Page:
Save Aquariums in a Power Outage: Keep Fish and Reptile Pets Safe with a Power Inverter (Part 2)



This is a continuation from the article, Save Aquariums in a Power Outage: Keep Fish and Reptile Pets Safe with a Power Inverter (Part 1).

Doing some initial research, my wife and I found that buying a power inverter to keep our reptile and fish devices running during a power outage was the right choice. Now came the challenging part: deciding which power inverter would fit our needs.

To our surprise, there were loads of options to consider when buying a power inverter for our apartment. Most importantly, we had to consider budget and output ability. Furthermore, we found out there are two main types of power inverters: Modified Sine Wave and Pure Sine Wave.

Our first concern was price. We had quite a bit of money invested in our pets and their habitats, so if we were taking a proactive step to keep them safe, we were willing to spend a little money on peace of mind. However, we couldn’t justify making many other sacrifices in order to afford something we, hopefully, would never have to use. For our needs, a sufficient power inverter to run all of our pets’ devices looked to run between about $150 and $1,500, which was quite the range.

Next, because we were most concerned with running our lizard and fish devices and not the rest of the devices in our apartment, we were happy with a power inverter that would run about 800 watts easily. After doing our research, we were confident that a 1000-watt inverter would run all the devices efficiently without any hiccups.

Finally, we had to look into the difference between Modified Sine Wave Power Inverters and Pure Sine Wave Power Inverters. For a brief explanation on the difference, I found this video to be helpful. In short, a Modified Sine Wave Power Inverter will run most devices without any issue. However, the type of power provided is not identical to the power that comes out of the power outlets in homes. I’m no expert in this area, but I found that some devices (such as ones with varying power levels) can have difficulty running from a Modified Sine Wave Power Inverter. A Pure Sine Wave Power Inverter, on the other hand, provides power that is identical to the power that comes out of common power outlets in homes. After doing some research, we felt more confident in the capability of the Pure Sine Power Inverter, especially if a power outage proved to last a few days and we would need to plug in other devices to the inverter. The difference in price was noticeable, but not crippling for our peace of mind in keeping our pets safe and their devices working identically to how they do when the power is on. Please know, a Modified Sine Wave Power Inverter likely would have operated just fine, but we opted for the Pure Sine.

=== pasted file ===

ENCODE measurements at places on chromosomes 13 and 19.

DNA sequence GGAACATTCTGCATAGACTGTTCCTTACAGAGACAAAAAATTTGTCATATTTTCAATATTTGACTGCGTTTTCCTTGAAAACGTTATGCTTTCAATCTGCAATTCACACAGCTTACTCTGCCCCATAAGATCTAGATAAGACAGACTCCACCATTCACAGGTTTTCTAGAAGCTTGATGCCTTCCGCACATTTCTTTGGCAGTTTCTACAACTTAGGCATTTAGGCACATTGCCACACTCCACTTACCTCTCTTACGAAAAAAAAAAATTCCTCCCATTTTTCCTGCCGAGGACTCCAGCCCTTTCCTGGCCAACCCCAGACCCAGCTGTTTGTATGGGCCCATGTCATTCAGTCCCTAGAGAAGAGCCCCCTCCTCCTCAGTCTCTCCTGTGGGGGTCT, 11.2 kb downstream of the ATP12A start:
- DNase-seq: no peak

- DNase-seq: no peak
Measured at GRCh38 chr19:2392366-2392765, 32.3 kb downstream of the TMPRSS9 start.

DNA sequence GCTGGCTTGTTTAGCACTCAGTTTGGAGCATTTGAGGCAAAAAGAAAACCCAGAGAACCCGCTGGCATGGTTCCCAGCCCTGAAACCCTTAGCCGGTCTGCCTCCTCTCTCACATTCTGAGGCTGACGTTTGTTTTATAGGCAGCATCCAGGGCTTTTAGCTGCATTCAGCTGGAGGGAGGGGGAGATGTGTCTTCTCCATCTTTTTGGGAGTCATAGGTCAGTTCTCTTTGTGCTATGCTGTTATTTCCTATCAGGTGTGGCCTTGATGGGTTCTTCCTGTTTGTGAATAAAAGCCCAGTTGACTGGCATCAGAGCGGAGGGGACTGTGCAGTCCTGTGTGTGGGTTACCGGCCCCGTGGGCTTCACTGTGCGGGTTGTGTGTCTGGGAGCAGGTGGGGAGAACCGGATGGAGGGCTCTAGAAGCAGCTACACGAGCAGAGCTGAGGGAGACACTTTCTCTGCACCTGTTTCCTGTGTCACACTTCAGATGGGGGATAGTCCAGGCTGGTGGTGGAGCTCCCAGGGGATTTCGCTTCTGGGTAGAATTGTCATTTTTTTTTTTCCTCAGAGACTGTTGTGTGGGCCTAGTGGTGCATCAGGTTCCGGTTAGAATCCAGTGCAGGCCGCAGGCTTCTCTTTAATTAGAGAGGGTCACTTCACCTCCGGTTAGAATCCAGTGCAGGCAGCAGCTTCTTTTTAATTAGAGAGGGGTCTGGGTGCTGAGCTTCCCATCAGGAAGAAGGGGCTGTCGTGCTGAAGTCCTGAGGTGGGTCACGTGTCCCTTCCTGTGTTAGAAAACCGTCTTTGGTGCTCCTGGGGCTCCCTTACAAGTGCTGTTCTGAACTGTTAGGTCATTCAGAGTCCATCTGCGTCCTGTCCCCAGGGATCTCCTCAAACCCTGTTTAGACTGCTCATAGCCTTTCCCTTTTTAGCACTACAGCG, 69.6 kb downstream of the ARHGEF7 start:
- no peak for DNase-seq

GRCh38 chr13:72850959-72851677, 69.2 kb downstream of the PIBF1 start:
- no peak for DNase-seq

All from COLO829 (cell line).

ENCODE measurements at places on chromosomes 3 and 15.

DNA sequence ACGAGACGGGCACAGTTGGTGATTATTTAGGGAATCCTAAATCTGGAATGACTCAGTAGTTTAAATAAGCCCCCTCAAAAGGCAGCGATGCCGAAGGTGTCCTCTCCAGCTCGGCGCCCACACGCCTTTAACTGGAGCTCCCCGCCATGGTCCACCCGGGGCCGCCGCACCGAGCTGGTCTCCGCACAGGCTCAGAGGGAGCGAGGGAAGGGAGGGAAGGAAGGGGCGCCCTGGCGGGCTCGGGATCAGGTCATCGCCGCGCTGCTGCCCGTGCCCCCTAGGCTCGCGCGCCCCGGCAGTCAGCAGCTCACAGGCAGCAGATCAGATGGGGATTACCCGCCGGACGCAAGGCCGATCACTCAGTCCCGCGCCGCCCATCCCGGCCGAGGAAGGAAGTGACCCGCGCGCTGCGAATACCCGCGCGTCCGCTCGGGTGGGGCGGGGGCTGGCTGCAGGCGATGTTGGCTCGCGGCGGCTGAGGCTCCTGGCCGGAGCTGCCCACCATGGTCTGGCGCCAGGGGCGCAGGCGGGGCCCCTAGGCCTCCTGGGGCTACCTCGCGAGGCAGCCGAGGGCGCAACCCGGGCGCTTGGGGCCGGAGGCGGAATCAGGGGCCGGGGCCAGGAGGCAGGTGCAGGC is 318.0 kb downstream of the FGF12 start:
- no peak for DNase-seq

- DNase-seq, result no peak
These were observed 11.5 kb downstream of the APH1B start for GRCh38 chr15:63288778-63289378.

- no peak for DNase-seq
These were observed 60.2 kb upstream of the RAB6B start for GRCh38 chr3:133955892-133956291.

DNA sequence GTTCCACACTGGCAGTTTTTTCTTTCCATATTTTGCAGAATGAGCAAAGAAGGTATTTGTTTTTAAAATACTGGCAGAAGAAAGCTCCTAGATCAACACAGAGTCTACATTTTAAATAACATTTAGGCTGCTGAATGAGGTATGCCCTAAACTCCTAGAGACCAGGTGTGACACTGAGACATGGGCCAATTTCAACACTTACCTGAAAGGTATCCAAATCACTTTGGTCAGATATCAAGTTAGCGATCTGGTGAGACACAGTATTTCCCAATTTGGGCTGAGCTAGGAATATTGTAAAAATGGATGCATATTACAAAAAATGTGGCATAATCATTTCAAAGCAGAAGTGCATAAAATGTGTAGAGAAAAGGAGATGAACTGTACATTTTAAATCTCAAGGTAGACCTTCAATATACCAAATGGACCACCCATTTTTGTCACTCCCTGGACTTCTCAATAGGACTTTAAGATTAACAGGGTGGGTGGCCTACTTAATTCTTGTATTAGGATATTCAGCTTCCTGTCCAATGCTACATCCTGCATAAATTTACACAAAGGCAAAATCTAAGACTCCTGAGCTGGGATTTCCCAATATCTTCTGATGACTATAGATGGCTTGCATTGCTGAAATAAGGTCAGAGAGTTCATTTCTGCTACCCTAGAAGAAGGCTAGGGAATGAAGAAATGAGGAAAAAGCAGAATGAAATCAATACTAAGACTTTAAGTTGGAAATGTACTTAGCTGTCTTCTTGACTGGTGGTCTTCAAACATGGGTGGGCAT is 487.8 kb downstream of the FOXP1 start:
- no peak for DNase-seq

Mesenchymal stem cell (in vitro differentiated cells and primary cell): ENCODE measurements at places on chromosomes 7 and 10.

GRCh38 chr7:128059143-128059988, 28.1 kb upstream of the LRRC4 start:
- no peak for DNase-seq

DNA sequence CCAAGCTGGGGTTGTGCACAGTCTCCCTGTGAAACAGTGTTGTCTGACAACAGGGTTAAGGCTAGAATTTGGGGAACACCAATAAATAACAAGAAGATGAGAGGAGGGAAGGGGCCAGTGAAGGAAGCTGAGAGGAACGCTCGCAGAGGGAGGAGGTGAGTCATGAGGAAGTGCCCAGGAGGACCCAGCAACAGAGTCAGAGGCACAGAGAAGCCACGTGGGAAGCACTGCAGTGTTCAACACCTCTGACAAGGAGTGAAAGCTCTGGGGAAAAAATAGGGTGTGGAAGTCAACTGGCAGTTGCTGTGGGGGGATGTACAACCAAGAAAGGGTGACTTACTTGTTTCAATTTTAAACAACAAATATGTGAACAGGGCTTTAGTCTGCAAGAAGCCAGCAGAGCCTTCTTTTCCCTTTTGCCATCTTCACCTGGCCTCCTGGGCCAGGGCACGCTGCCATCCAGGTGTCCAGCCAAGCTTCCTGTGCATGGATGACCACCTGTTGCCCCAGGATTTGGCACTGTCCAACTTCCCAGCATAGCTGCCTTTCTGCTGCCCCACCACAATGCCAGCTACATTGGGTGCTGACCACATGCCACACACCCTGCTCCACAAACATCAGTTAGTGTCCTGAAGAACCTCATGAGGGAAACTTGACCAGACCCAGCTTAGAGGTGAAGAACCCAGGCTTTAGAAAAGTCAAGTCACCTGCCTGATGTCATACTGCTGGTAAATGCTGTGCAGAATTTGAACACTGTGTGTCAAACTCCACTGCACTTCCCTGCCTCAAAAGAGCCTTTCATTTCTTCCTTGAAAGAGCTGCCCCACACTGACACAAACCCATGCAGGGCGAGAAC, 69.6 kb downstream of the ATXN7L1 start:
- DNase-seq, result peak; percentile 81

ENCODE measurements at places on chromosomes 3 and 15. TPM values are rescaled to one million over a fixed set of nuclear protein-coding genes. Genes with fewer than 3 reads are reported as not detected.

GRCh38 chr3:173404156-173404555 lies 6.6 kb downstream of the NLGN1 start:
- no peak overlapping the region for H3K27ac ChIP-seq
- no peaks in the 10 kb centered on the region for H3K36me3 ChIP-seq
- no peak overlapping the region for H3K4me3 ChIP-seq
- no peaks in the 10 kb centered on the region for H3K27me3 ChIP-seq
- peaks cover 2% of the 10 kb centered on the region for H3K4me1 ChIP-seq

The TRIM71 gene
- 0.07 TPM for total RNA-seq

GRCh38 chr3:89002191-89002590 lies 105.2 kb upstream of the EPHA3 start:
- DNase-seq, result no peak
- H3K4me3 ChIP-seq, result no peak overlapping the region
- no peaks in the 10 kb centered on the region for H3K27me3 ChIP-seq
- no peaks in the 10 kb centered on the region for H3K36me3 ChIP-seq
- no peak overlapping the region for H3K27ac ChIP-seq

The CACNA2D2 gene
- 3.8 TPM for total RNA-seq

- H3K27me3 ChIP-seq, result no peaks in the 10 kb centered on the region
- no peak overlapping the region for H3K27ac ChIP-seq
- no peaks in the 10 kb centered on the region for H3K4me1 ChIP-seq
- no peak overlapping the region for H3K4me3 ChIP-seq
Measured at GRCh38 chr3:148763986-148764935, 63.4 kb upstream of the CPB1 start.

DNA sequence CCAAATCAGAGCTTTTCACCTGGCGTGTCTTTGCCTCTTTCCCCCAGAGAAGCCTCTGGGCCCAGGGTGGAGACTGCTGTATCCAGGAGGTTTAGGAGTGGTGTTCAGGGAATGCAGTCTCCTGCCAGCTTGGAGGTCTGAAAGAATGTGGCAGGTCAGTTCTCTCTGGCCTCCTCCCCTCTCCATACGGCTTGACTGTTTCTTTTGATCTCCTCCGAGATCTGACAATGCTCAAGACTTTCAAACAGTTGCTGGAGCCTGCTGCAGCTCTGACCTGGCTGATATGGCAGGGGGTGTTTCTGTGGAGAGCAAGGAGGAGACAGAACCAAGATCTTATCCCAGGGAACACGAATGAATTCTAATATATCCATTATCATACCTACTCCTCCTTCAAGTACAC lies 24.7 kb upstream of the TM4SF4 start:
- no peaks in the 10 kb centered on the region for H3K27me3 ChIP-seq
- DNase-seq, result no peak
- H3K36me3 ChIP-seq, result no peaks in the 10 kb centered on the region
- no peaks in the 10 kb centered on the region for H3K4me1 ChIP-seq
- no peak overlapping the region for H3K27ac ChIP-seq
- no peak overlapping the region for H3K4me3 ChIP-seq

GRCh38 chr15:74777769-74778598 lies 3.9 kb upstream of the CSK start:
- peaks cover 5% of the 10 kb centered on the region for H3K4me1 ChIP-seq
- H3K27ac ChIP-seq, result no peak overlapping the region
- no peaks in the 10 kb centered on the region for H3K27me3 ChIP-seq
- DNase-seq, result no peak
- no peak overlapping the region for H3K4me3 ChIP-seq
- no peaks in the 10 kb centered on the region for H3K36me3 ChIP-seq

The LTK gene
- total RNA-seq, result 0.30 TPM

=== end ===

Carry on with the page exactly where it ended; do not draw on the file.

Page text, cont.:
All things considered, we found the COTEK 1000 Watt 12 Volt Pure Sine Wave Inverter to be the right choice for us (and more importantly for keeping our fish and lizards safe during a power outage). It had features we believed were important for our situation, such as a cooling fan, a 2-year warranty and an energy conservation mode. Also, we were able to get information on the types of batteries we’d need to ensure we had enough power to last us a few days in the event of a big power outage.

Now, instead of running to the cupboard for towels and blankets every time the power goes out, we can turn to our trusty power inverter with confidence. In the summer, we can have power to keep our aquariums cool and pumps running. In the winter, we can power our lizards’ heat rocks and run our aquarium water heaters to keep the water temperature consistently warm and comfortable for our fish.


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  • Reggie Suplido

    “had enough power to last us a few days” — What kind of batteries did you get and how many? What kind of charger are you using to charge your battery array? Btw, I know you mentioned that you live in an apartment, but if you have a balcony of some sort, another cheaper alternative is something like this:

  • Daniel Stack

    Hello Reggie, runtime is based on your load requirements and how many capacity amps your battery or battery bank has, you can find a formula here:

    You will want to use deep cycle batteries, AGM if you can swing it, but any deep cycle battery(ies) will do the trick. A generator like that is not allowed at most apartments or condos,
    and many people don’t want to deal with the noise and gas even if they were
    an option. The inverter setup is pretty much dead silent. You can use any old battery charger to charge your batteries back up between outages, the higher amps on the charger, the faster you will charge. The best option would be going this route: there are $299 1500W inverter chargers that will automatically sense when there is a power outage and continue to run your tank off the batteries it’s been charging. When you have power, the tank is run off the household’s power and the inverter trickle charges the battery(ies), when the inverter detects a loss of power it switches over to invert mode. That is a nice feature to have in case you are not home and the power goes out:

  • robert

    If you like saltwater and freshwater fish check out